THE IRAQ CONFLICT: MILITARY ANALYSIS - `A War like None Before' Is Turning out to Be All Too Familiar
Bellamy, Christopher, The Independent (London, England)
"A WAR LIKE none before," we were told. But by yesterday, the tactics of the latest, 13-day-old Gulf War were looking pretty familiar. "Sieges". "Blockade". "Bite-and-hold" tactics. And that stubborn reality of war which has had such a bad press: "attrition".
The British forces around Basra have been tightening their grip on Iraq's second city of more than a million people like a constricting snake. They are using the time-honoured method of "bite and hold": seizing a small area of ground, ensuring the forward edge is secure, and clearing it.
Images likening combat to eating were popular during the First World War. In this way the British have been working in from the south-east and north-west. But this cautious tactic is being combined with daring raids into the centre of the city, to destroy or capture Baath party and militia headquarters.
The latter are as much psychological warfare as physical. First World War tacticians bit and held because no other way was open to them: you had to chew through the flesh of the enemy to reach whatever lay behind. With modern intelligence, surveillance, and target acquisition and air control you can simultaneously strike at enemy headquarters and senior people, and scare them rigid. The tactics being used in Basra are thus an intriguing hybrid of the old and the very new.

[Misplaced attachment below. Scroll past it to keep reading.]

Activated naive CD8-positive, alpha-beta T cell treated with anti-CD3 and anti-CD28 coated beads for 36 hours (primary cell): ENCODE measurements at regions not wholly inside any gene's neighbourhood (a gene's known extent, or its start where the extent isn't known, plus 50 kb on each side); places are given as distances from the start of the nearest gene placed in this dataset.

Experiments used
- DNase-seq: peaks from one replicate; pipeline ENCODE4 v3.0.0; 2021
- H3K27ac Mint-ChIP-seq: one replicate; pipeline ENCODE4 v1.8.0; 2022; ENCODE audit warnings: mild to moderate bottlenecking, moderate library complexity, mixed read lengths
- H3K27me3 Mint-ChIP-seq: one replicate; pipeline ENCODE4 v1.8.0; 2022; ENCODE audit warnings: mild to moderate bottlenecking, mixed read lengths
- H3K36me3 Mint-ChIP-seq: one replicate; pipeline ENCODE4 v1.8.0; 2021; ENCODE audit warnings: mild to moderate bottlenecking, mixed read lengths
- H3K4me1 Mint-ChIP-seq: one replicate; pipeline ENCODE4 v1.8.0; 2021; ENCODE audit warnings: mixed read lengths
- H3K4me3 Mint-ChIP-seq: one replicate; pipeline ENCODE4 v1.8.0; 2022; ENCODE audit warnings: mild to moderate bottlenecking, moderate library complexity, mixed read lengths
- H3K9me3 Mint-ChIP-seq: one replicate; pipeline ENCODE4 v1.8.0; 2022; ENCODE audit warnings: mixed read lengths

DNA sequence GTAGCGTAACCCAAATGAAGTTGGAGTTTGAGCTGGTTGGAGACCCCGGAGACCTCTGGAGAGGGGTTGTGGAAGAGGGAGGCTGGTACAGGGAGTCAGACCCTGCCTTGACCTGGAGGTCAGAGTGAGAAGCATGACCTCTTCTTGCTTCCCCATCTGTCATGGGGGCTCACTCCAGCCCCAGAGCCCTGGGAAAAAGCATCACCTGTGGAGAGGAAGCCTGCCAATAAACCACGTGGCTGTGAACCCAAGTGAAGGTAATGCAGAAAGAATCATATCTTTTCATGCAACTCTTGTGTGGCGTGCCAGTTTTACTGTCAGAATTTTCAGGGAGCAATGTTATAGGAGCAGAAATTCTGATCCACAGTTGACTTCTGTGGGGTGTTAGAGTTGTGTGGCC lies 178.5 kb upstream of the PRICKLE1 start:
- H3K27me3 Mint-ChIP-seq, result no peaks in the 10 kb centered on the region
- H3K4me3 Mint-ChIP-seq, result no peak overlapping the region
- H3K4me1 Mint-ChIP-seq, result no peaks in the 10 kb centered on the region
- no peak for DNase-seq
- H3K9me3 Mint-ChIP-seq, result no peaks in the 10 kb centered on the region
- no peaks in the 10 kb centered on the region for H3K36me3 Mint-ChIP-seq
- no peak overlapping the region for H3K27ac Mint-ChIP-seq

The British appear to be leaving the pro-Saddam elements in Basra a way out - an ancient device: the "golden bridge". An isolated enemy with no prospect of escape will fight until he runs out of ammunition, but leave him a way out and the temptation to run to fight another day can be overwhelming.
It is hard to avoid likening the strangulation of Basra to a siege or blockade. But the Allied commanders do not want it to become a full-scale siege, in which a surrounded enemy gives up because of starvation. The Iraqi strategy is clearly to draw US and British forces into costly fighting in their towns and cities. The US and British are sensibly trying to avoid this, and encouraging the Iraqis, as best they can, to move into open country where they can be dealt with more easily.
As US forces edge closer to Baghdad, the Iraqi Information Minister said yesterday his army was holding the Allied forces and inflicting attrition. Attrition has become a bit of a dirty word in Western staff colleges, where the "manoeuvrist approach" is now the mantra. Steady on, though. The race for Baghdad by the 3rd US Infantry Division (Mechanised), was indeed a classic piece of "manoeuvre", but not enough force was used to overwhelm, shock and awe the Iraqis. …